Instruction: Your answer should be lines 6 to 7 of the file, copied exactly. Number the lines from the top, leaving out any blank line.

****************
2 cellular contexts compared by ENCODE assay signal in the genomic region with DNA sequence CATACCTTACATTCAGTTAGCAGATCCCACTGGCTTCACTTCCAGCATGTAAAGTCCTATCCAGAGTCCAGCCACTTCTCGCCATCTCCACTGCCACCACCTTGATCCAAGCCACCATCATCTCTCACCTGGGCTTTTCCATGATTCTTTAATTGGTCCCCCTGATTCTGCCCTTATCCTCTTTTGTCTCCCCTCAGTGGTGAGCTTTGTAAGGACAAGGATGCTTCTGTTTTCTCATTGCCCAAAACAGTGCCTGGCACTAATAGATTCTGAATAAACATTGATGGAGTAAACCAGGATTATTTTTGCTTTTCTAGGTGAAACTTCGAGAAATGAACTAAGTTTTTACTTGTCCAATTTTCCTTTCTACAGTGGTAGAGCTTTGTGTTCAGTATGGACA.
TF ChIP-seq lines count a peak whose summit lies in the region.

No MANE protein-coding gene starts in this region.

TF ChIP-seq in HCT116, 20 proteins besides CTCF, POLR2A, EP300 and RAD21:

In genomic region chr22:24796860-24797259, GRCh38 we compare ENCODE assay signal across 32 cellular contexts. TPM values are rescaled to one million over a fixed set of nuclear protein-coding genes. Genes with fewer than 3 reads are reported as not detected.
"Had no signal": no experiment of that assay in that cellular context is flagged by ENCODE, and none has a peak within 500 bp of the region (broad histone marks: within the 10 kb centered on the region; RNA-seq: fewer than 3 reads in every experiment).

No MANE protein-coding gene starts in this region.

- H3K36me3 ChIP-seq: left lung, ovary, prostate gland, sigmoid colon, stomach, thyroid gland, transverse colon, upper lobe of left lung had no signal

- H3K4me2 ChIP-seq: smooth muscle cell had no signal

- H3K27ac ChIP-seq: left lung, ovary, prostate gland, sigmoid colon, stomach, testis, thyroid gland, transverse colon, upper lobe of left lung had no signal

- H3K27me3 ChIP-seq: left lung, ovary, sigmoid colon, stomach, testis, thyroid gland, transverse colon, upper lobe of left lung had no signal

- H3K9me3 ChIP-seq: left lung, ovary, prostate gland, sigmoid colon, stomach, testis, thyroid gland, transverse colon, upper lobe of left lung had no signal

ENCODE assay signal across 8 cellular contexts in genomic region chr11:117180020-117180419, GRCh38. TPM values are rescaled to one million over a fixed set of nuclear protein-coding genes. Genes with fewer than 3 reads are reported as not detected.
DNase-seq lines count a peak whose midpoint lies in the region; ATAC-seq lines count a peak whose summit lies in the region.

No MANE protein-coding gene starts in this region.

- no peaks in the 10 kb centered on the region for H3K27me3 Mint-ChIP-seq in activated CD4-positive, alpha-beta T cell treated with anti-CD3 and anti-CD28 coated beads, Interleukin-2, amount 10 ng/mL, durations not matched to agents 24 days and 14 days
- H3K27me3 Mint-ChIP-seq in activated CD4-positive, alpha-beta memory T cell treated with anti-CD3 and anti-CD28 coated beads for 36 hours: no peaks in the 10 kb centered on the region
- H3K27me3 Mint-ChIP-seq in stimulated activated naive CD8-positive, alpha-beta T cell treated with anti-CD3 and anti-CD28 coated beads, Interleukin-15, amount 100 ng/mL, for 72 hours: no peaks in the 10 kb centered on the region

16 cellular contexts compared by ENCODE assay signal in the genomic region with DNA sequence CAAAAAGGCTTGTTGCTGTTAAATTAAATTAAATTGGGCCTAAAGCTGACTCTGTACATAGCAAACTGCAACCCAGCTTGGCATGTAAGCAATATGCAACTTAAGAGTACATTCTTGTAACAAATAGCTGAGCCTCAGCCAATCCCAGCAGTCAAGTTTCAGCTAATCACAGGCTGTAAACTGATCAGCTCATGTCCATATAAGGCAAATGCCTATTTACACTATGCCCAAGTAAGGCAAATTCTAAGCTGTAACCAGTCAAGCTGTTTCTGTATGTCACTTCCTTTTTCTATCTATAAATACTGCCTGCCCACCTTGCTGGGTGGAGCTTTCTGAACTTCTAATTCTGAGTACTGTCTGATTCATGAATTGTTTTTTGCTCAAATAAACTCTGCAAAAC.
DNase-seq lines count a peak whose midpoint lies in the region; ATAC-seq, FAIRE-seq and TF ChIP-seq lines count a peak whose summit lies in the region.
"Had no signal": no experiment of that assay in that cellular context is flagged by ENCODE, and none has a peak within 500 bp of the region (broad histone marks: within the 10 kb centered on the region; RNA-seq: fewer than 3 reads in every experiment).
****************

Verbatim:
"Had no signal": no experiment of that assay in that cellular context is flagged by ENCODE, and none has a peak within 500 bp of the region (broad histone marks: within the 10 kb centered on the region; RNA-seq: fewer than 3 reads in every experiment).

No MANE protein-coding gene starts in this region.